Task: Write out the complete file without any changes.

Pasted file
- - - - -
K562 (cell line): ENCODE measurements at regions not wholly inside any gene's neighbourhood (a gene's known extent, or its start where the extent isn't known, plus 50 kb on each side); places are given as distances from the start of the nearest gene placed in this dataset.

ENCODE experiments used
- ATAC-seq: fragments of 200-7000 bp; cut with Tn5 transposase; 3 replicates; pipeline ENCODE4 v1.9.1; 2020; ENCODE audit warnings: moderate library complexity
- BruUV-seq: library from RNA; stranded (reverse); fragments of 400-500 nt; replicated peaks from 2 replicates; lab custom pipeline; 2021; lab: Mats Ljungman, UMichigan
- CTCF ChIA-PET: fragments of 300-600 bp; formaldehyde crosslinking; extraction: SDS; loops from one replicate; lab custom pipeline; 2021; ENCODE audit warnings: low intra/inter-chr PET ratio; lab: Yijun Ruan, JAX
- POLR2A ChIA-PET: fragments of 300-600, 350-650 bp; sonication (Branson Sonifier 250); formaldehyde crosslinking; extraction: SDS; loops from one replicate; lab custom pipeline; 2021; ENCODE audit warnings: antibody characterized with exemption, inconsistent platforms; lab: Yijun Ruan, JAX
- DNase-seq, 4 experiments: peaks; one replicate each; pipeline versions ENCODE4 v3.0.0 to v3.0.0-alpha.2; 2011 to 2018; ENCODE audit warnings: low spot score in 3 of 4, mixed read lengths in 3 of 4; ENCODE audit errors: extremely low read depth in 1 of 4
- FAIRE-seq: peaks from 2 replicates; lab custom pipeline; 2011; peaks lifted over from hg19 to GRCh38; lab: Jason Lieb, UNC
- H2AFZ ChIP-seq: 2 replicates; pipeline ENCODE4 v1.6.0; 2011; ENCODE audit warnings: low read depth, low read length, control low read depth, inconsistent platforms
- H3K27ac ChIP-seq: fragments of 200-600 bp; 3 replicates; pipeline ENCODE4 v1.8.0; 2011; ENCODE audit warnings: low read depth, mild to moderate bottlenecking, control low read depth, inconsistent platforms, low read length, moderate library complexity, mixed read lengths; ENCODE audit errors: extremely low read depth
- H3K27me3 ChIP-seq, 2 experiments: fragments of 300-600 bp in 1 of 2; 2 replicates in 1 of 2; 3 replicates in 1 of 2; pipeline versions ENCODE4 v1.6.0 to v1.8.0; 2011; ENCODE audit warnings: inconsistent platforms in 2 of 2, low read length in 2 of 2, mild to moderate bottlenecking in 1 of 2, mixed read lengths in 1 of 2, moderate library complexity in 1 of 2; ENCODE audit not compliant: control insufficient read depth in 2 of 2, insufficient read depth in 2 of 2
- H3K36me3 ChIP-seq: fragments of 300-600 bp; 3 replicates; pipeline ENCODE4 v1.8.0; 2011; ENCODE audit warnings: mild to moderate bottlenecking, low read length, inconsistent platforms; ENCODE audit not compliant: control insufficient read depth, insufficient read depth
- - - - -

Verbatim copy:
K562 (cell line): ENCODE measurements at regions not wholly inside any gene's neighbourhood (a gene's known extent, or its start where the extent isn't known, plus 50 kb on each side); places are given as distances from the start of the nearest gene placed in this dataset.

ENCODE experiments used
- ATAC-seq: fragments of 200-7000 bp; cut with Tn5 transposase; 3 replicates; pipeline ENCODE4 v1.9.1; 2020; ENCODE audit warnings: moderate library complexity
- BruUV-seq: library from RNA; stranded (reverse); fragments of 400-500 nt; replicated peaks from 2 replicates; lab custom pipeline; 2021; lab: Mats Ljungman, UMichigan
- CTCF ChIA-PET: fragments of 300-600 bp; formaldehyde crosslinking; extraction: SDS; loops from one replicate; lab custom pipeline; 2021; ENCODE audit warnings: low intra/inter-chr PET ratio; lab: Yijun Ruan, JAX
- POLR2A ChIA-PET: fragments of 300-600, 350-650 bp; sonication (Branson Sonifier 250); formaldehyde crosslinking; extraction: SDS; loops from one replicate; lab custom pipeline; 2021; ENCODE audit warnings: antibody characterized with exemption, inconsistent platforms; lab: Yijun Ruan, JAX
- DNase-seq, 4 experiments: peaks; one replicate each; pipeline versions ENCODE4 v3.0.0 to v3.0.0-alpha.2; 2011 to 2018; ENCODE audit warnings: low spot score in 3 of 4, mixed read lengths in 3 of 4; ENCODE audit errors: extremely low read depth in 1 of 4
- FAIRE-seq: peaks from 2 replicates; lab custom pipeline; 2011; peaks lifted over from hg19 to GRCh38; lab: Jason Lieb, UNC
- H2AFZ ChIP-seq: 2 replicates; pipeline ENCODE4 v1.6.0; 2011; ENCODE audit warnings: low read depth, low read length, control low read depth, inconsistent platforms
- H3K27ac ChIP-seq: fragments of 200-600 bp; 3 replicates; pipeline ENCODE4 v1.8.0; 2011; ENCODE audit warnings: low read depth, mild to moderate bottlenecking, control low read depth, inconsistent platforms, low read length, moderate library complexity, mixed read lengths; ENCODE audit errors: extremely low read depth
- H3K27me3 ChIP-seq, 2 experiments: fragments of 300-600 bp in 1 of 2; 2 replicates in 1 of 2; 3 replicates in 1 of 2; pipeline versions ENCODE4 v1.6.0 to v1.8.0; 2011; ENCODE audit warnings: inconsistent platforms in 2 of 2, low read length in 2 of 2, mild to moderate bottlenecking in 1 of 2, mixed read lengths in 1 of 2, moderate library complexity in 1 of 2; ENCODE audit not compliant: control insufficient read depth in 2 of 2, insufficient read depth in 2 of 2
- H3K36me3 ChIP-seq: fragments of 300-600 bp; 3 replicates; pipeline ENCODE4 v1.8.0; 2011; ENCODE audit warnings: mild to moderate bottlenecking, low read length, inconsistent platforms; ENCODE audit not compliant: control insufficient read depth, insufficient read depth